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# How many atoms are there in a face-centered cubic unit cell of an atomic crystal in which all atoms are at lattice points?

##4##

The first thing to do here is to determine how many lattice points you get for a **face-centered cubic** unit cell.

For starters, all **three** types of cubic lattice unit cells, i.e. simple cubic, body-centered cubic, and face-centered cubic, have lattice points in the **corners** of the cubic unit cell.

So right from the start you know that the face-centered cubic cell has **at least** ##8## lattice points, one for each corner of the cube.

Now, the characteristic of a face-centered cubic cell is that it also contains lattice points in the centers of the cube's faces.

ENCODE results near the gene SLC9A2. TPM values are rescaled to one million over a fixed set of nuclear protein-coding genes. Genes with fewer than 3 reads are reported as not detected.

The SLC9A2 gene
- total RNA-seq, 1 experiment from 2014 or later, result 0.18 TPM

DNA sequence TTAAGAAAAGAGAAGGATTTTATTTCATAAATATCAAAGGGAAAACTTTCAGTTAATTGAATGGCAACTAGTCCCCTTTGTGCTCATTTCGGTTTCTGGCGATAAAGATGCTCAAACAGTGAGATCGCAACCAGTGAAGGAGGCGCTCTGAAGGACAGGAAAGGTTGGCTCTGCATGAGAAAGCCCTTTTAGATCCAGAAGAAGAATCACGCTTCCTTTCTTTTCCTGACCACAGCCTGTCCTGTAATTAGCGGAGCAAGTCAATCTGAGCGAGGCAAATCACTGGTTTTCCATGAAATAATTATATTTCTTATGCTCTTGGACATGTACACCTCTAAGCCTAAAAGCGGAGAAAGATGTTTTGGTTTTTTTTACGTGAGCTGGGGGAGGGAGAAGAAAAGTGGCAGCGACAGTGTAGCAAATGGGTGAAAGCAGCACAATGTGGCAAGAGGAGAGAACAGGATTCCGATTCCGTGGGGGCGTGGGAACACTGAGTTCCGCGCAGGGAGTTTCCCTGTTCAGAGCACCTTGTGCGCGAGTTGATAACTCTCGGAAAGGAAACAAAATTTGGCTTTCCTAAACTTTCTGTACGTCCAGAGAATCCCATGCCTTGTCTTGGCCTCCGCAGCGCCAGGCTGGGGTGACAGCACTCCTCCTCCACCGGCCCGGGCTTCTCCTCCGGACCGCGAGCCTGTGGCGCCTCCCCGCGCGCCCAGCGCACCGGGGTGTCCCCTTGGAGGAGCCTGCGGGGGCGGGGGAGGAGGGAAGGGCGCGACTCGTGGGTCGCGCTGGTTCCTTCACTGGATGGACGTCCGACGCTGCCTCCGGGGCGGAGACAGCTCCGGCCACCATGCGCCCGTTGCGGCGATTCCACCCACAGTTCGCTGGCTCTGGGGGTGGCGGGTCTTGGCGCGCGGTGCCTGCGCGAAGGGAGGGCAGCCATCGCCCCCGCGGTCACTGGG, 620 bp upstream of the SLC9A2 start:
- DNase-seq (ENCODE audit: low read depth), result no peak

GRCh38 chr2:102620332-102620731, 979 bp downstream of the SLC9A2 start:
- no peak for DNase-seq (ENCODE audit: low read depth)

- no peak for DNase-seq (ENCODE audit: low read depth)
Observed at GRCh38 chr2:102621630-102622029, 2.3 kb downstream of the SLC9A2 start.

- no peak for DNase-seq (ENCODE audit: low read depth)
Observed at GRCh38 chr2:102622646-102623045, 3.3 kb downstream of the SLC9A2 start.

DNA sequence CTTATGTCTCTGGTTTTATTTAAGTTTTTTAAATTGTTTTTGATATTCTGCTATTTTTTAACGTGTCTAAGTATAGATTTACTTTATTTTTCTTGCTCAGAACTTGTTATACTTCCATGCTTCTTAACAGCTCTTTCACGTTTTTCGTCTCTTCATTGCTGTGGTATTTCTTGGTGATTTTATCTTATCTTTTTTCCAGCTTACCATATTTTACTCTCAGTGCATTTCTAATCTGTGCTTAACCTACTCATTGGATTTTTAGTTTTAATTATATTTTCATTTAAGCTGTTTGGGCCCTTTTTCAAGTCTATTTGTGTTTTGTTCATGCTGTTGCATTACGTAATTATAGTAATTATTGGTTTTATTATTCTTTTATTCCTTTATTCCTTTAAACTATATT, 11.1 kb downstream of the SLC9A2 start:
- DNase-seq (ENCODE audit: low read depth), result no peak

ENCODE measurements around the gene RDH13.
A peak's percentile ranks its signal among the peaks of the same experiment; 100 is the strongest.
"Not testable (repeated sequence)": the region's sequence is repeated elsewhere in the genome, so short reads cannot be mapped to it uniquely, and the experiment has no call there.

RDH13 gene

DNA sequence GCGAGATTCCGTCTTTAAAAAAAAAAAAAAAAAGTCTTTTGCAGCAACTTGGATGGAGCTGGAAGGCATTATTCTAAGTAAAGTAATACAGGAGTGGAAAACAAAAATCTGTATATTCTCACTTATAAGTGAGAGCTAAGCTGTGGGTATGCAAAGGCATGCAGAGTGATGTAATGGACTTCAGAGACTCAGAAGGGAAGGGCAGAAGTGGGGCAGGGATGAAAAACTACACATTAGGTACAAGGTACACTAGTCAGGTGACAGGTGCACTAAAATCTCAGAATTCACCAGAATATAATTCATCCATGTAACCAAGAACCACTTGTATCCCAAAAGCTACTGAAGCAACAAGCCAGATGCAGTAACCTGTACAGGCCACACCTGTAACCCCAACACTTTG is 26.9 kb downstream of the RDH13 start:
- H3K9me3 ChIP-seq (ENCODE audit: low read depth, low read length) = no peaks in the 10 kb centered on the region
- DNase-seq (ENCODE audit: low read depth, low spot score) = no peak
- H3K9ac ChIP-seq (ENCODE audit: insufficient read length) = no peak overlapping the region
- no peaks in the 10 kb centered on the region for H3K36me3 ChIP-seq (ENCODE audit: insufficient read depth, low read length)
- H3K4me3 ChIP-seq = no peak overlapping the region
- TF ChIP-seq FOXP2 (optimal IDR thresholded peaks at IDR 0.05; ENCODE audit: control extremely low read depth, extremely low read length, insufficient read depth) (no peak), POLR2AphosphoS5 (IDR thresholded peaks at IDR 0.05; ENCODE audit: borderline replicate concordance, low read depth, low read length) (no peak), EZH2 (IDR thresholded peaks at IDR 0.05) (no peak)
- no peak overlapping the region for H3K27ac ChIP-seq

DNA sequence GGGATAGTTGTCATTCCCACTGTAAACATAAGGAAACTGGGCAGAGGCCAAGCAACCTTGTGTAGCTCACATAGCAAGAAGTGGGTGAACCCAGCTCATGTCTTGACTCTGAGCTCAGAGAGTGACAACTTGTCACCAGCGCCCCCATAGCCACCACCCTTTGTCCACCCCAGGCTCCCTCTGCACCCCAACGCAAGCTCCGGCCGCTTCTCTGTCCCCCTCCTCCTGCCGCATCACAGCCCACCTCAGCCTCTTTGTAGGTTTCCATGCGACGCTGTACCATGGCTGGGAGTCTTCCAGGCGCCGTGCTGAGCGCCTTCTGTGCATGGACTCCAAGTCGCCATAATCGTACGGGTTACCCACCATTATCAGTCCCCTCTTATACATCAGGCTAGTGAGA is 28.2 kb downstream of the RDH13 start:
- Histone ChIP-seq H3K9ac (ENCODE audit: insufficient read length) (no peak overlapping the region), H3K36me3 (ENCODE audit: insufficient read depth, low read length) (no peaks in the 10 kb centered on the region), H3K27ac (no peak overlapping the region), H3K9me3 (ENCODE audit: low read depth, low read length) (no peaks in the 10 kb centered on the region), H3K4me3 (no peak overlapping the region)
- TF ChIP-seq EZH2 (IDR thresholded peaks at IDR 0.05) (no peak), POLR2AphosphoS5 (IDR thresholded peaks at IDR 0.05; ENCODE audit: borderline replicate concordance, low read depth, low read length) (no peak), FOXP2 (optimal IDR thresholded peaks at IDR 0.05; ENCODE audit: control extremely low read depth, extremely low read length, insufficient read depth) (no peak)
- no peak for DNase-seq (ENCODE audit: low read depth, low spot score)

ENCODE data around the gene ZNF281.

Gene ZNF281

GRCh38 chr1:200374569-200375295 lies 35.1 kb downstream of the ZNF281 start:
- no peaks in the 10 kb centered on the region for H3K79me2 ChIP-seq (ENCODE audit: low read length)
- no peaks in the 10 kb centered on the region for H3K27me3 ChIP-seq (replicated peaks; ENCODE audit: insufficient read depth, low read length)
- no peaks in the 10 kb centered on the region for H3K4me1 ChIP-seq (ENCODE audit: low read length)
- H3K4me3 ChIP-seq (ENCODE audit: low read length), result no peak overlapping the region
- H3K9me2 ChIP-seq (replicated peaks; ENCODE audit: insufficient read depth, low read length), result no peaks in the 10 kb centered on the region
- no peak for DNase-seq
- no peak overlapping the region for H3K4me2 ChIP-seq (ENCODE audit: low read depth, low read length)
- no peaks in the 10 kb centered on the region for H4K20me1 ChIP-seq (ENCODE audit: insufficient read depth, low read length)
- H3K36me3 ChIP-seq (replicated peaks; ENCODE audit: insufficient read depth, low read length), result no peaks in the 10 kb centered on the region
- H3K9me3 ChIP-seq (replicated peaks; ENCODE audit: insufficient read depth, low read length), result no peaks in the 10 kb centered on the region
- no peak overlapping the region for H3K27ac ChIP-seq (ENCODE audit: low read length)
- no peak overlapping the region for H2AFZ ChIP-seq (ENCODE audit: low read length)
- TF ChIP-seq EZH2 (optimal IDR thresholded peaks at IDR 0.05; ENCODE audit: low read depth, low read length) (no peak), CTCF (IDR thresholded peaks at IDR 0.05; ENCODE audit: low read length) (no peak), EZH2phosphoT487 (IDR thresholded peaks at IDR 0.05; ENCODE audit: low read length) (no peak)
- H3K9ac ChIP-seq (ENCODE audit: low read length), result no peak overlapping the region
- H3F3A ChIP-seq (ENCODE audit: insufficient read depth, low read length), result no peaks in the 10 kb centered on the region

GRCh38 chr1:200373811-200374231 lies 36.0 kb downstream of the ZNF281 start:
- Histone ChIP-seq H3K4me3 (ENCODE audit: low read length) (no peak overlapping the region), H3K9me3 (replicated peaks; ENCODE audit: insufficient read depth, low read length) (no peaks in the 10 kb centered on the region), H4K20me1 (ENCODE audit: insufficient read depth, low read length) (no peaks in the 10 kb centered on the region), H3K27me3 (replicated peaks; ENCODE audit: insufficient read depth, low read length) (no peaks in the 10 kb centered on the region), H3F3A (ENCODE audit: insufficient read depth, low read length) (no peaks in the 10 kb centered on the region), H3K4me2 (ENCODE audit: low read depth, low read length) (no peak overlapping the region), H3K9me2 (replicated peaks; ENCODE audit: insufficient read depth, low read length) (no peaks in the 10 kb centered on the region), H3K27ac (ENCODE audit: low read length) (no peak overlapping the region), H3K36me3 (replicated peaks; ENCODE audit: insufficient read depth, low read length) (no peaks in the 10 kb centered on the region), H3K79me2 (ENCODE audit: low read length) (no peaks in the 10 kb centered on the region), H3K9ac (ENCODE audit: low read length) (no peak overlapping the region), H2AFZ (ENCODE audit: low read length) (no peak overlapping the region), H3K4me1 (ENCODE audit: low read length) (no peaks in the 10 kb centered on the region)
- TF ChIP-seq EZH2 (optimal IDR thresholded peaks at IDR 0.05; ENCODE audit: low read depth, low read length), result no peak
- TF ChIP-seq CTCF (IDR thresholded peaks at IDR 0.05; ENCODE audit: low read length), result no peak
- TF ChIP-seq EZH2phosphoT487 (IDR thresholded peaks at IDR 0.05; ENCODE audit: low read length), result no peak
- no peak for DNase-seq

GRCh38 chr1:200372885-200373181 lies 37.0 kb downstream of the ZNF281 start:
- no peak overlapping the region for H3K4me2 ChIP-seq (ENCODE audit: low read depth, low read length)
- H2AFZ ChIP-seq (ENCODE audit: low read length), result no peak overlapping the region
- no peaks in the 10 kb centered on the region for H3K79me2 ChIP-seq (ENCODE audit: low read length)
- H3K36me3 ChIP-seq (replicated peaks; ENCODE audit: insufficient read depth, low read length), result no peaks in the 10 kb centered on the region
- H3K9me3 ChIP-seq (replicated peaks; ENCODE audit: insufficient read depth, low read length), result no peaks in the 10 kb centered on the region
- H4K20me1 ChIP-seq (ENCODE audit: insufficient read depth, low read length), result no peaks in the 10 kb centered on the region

Since a cube has a total of **six faces**, it follows that the total number of lattice points you get per unit cell is

##"no. of lattice points" = overbrace("8 lat. pts.")^(color(blue)("corners")) + overbrace("6 lat. pts.")^(color(red)("faces")) = "14 lat. pts."##

To determine the number of atoms that you can fit into a face-centered cubic unit cell, you need to look at how the lattice structure is arranged.

For a given unit cell, pick one of its corners. This corner is being shared by a total of **eight** unit cells. This means that each corner in a unit cell will contain ##1/8"th"## of an atom.

Simply put, eight unit cells share one atom per corner.

For a given cell, pick one of its faces. This face is being shared by a total of **two** unit cells, which means that each face in a unit cell will contain ##1/2## of an atom.

In other words, two unit cells share one atom per face.

So, the total number of atoms that can fit into a face-centered cubic unit cell will be

##"no. of atoms" = overbrace( 1/8 xx 8)^(color(blue)("8 corners")) + overbrace(1/2 xx 6)^(color(red)("6 faces")) = color(green)("4 atoms")##